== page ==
Solasta: Crown of the Magister Review – Playing by the Rules

Solasta: Crown of the Magister Review

It has been a pretty good last few years for fans of both CRPGs and the Dungeons and Dragons Fifth Edition rules, with games like Baldur’s Gate 3, Pathfinder: Kingmaker, and now Solasta: Crown of the Magister all doing an excellent job of simulating the tabletop experience. In many ways, Solasta might come the closest to pure D&D, ironically minus the Wizards of the Coast licensed content available to some other products. Solasta: Crown of the Magister can’t always hide its small-team, small-budget limitations but transcends them in many important ways that have nothing to do with production values.

I go way back with D&D, to the days of buying game modules in ziplock bags out of the back of Gary Gygax’s VW Beetle and carving my own 20-sided dice out of chunks of pure Nerdite. Nowadays it’s harder to find and gather a crew of willing, vaccinated, grown-ass adult role-players so I get my fix from listening to The Adventure Zone and playing CRPGs. Solasta: Crown of the Magister was funded on Kickstarter in 2019 and uses the Dungeons and Dragons Systems Reference Document 5.1, which translates into game play that hews closely to the letter of the D&D law. What using SRD 5.1 doesn’t include is the full range of iconic licensed characters, spells, classes, races and monsters from the Fifth Edition game itself. Thanks to Solasta’s elegant and thorough character creation system, however, it’s entirely possible to come very close to all the classes and subclasses of 5E, and while race selection is absent of many familiar favorites, and experienced Dungeons and Dragons players will probably miss some of the licensed content, for casual fantasy game players Solasta’s versions of the standard elements will be more than adequate. An orc smells just as bad in Solasta as in the Forgotten Realms.

Solasta: Crown of the Magister begins, as so many great adventures do, in a tavern, with members of your party trading tall tales that then become short tutorial missions for each character. Although it’s possible to use a quartet of pre-rolled characters, Solasta’s character creation tools are thorough, easy to use and they get the tabletop experience exactly right. Following the tutorial missions, your party is sworn in as official deputies of the state, tasked to locate a missing official and the campaign proper begins. Solasta’s story is substantial enough, sprawling over three large chapters, many distinct locales and including dozens of main and side quests that will challenge the full range of your party’s abilities as it develops. Combat is particularly engaging, making use of lighting, vertical placement and positioning in smart and true-to-D&D ways, while still giving the player options on how to run the game. Although the story itself isn’t groundbreaking, Solasta’s moment-to-moment game play kept me hooked enough to keep going.

UI done right

Thanks to a remarkably elegant interface, the typically dense body of stats and information that is integral to the CRPG experience is presented cleanly and logically. The UI looks contemporary and a little corporate, with nary a Ye Olde Font to be seen but it is a model for clarity and organization. Less up-to-date are the game’s graphics, in particular its character models. Although the game’s environments and level design are very good, there is no disguising the budget nature of textures, faces and enemies which really suffer in comparison to higher profile RPGs from bigger studios. The game play mechanics are strong enough to carry the experience for the most part but the dated-looking character models definitely distract at times. That said, the character voice work is uniformly excellent and the largely-orchestral musical score is particularly strong for a relatively small-budget game.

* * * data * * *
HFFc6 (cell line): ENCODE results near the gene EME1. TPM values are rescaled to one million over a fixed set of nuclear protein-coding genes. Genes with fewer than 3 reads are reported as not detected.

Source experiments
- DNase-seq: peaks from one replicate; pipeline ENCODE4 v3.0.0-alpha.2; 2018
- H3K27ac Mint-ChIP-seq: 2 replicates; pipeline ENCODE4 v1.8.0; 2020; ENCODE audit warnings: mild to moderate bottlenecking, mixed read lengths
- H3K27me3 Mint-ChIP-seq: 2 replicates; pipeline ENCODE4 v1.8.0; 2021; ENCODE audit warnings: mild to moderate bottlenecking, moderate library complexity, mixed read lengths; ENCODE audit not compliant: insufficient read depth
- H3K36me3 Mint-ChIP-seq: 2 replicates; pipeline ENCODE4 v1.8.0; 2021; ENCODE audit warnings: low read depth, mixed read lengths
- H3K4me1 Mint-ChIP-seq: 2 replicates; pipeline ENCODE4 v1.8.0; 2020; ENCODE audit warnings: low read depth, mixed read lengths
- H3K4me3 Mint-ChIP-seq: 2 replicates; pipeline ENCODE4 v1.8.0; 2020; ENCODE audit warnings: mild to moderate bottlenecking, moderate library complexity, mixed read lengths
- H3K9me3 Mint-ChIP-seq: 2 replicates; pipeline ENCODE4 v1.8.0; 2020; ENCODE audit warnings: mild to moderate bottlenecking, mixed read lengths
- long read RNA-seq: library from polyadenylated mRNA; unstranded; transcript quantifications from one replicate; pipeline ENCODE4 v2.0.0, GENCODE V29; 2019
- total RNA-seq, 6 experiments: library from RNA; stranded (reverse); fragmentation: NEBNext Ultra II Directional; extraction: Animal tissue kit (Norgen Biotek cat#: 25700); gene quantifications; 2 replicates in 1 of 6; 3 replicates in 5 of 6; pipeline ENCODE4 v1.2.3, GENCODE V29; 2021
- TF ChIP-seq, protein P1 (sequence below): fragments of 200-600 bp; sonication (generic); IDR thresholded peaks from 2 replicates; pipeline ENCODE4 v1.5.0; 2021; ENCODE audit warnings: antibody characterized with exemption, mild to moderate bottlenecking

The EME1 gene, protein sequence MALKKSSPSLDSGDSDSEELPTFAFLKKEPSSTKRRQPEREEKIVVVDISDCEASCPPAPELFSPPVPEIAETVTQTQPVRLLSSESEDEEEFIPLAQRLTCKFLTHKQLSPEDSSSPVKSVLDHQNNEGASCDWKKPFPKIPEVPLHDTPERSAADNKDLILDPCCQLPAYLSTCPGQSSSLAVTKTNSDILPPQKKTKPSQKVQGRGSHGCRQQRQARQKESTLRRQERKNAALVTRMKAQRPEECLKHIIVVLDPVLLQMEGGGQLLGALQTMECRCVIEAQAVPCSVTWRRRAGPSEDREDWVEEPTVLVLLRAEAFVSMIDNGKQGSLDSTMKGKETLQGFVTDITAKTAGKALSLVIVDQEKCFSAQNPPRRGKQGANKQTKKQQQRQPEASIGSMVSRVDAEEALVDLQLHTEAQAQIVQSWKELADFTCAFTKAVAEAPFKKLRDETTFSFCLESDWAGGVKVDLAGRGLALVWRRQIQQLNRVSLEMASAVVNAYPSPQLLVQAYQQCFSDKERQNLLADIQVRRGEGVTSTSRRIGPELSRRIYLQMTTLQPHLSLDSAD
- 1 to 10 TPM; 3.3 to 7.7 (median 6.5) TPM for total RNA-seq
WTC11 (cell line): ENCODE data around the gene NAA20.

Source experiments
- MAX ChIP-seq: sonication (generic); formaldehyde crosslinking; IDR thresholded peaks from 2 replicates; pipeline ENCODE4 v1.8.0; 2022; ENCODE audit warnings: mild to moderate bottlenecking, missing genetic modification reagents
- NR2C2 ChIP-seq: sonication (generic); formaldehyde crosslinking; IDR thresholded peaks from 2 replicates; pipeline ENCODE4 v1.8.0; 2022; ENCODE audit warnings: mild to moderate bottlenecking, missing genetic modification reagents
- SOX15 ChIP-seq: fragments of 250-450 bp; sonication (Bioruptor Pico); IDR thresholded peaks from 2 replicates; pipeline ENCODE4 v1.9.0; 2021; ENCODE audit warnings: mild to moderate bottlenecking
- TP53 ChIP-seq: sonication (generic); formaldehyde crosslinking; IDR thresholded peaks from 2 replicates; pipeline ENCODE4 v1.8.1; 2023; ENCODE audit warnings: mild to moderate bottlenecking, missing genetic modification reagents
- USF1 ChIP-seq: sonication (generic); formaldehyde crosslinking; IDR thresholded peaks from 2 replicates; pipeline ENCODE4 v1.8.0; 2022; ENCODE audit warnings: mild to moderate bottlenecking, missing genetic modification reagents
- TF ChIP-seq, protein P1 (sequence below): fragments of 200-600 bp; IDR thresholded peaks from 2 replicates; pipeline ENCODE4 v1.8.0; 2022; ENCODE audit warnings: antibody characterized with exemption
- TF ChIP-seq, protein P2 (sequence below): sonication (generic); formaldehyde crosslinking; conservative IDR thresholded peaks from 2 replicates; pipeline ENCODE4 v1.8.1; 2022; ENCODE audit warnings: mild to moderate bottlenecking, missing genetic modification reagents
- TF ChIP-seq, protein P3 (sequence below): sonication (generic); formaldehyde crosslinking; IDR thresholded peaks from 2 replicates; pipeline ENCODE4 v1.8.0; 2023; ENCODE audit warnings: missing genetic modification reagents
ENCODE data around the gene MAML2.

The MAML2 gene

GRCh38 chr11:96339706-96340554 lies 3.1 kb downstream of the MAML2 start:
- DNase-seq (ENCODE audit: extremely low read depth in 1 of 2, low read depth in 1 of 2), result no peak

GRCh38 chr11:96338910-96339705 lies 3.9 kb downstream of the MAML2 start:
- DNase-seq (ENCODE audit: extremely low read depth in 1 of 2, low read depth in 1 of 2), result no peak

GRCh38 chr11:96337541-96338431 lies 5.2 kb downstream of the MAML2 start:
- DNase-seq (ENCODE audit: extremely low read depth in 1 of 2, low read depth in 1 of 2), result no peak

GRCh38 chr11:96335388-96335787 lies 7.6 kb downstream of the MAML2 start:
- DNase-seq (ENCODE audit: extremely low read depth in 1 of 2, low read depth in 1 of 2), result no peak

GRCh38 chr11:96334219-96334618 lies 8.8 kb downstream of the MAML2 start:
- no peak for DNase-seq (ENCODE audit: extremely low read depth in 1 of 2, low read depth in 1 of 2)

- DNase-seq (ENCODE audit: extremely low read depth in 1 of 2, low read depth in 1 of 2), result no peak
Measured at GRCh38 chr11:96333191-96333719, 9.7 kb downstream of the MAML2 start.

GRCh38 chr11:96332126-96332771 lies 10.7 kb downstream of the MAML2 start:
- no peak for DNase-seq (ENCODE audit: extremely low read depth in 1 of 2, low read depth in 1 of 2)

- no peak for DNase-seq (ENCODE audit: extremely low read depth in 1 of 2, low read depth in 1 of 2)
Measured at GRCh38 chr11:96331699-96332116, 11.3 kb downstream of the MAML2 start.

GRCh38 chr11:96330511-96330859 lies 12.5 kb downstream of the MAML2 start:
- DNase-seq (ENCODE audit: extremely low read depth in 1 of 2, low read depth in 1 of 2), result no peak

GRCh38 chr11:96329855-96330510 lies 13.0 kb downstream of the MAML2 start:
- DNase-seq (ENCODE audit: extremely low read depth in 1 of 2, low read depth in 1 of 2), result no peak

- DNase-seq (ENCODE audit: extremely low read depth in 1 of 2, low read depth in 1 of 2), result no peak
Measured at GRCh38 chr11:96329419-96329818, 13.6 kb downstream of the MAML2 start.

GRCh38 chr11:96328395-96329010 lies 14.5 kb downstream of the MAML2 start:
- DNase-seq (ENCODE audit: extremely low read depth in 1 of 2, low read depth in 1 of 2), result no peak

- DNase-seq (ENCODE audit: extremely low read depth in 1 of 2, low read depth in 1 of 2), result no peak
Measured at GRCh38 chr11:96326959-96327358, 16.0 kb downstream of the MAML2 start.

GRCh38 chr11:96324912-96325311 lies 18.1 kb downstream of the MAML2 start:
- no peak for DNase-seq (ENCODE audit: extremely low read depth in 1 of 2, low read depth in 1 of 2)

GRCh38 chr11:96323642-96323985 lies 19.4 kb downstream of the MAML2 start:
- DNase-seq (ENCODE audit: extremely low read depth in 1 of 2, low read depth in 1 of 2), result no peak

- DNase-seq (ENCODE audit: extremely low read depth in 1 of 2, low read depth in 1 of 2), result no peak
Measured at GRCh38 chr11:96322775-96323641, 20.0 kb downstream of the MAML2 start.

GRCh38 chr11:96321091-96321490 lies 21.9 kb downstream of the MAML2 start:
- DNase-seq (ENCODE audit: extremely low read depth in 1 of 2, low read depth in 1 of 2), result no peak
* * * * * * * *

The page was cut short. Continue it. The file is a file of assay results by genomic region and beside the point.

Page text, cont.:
Some annoying bugs still plague Solasta even several months into early access. I had a number of issues with saved games refusing to load and broken quests that brought an early playthrough to a grinding halt. In general, though, Solasta’s mechanics are well designed, like its options for fast vs slow travel and how they balance with opportunities for stealth encounters or resource collection behind the scenes.

An unexpected and fantastic addition to Solasta: Crown of the Magister is the inclusion of a very easy to use and full-featured level creator, allowing players to craft their own multi-roomed dungeons complete with all manner of monsters, traps, treasures and secrets. Although it’s currently a little limited in its selection of assets and tiles, it’s easy to spend hours designing and testing custom dungeons, and it harkens back to not only planning a dungeon on graph paper but reminds me of all those old RPGs and RTS games that used to include level editors and creation tools.

If you’re a Dungeons and Dragons enthusiast that demands slavish adherence to licensed and familiar content, then Solasta: Crown of the Magister may disappoint you. If, on the other hand, your concept of D&D is more defined by the mechanics of character and party creation and the flow of exploration and combat defined by rolls of the dice, then Solasta will deliver a very authentic experience. It often doesn’t look pretty and it still has a few ugly bugs to iron out, but the inclusion of an excellent level creator and a superlative UI put Solasta: Crown of the Magister in the must-play column for both fans of the Fifth Edition rules and CRPGs in general.

***PC Code provided by the publisher***

The Good

  • Authentic 5E gameplay
  • Effective voice work and music
  • Excellent level editor
  • Engaging combat and exploration

The Bad

  • Dated-looking character models
  • Story is a little rote
  • No licensed D&D content
  • Buggy